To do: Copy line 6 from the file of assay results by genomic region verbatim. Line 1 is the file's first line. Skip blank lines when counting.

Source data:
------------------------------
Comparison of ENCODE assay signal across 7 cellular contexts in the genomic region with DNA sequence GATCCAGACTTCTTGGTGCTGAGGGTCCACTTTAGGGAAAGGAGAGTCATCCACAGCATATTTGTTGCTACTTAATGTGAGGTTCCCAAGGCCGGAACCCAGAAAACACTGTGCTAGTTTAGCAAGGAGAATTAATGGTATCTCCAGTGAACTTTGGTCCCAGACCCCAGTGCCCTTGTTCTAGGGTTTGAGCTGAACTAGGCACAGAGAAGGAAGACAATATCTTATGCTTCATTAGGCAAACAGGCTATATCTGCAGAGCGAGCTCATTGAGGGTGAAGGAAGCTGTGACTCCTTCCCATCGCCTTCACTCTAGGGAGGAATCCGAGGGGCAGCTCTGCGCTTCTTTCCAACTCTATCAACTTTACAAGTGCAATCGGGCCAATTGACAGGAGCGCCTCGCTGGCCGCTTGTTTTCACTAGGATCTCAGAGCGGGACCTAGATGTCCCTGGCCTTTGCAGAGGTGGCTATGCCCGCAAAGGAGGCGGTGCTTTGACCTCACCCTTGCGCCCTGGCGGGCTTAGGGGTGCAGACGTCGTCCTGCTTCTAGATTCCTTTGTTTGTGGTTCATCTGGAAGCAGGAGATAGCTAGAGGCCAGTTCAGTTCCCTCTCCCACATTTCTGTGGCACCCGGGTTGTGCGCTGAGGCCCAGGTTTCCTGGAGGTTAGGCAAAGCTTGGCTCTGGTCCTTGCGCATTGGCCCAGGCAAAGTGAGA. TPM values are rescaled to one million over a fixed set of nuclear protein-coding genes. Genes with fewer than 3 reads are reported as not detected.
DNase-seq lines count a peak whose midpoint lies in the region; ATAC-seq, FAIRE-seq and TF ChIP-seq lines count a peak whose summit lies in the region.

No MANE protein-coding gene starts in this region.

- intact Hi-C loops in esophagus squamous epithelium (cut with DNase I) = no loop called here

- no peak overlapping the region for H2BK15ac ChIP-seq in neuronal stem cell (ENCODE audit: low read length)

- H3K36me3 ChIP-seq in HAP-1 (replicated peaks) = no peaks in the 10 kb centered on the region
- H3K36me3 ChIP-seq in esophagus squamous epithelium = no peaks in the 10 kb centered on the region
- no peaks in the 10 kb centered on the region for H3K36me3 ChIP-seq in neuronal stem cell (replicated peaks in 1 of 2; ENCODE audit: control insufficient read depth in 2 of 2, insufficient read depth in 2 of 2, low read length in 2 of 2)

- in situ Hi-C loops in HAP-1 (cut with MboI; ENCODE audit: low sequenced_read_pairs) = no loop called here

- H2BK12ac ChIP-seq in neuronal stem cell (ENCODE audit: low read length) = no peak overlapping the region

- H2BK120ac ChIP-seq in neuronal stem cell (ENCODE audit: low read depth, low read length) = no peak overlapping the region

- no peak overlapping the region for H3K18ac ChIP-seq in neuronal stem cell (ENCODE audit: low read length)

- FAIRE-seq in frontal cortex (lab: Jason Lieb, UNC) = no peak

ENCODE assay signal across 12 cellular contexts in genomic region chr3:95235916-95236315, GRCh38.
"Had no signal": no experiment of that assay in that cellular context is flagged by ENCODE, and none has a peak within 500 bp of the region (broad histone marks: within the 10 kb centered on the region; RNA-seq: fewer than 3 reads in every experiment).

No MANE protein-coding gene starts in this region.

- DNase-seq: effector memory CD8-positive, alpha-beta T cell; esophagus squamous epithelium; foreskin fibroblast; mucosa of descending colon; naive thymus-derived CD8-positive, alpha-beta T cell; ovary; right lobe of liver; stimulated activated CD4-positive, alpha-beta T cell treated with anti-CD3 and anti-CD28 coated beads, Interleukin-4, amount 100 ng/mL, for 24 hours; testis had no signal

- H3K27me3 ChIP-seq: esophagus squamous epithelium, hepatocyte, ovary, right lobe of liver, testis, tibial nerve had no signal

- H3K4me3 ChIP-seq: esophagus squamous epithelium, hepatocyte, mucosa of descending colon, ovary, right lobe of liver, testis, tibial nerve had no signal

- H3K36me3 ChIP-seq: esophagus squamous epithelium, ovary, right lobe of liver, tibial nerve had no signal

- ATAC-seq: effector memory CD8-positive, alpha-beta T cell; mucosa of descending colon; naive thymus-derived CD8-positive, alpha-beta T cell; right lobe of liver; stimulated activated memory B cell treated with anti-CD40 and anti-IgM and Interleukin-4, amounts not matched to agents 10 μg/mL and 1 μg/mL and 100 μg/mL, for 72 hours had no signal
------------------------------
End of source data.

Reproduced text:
- H3K36me3 ChIP-seq in HAP-1 (replicated peaks) = no peaks in the 10 kb centered on the region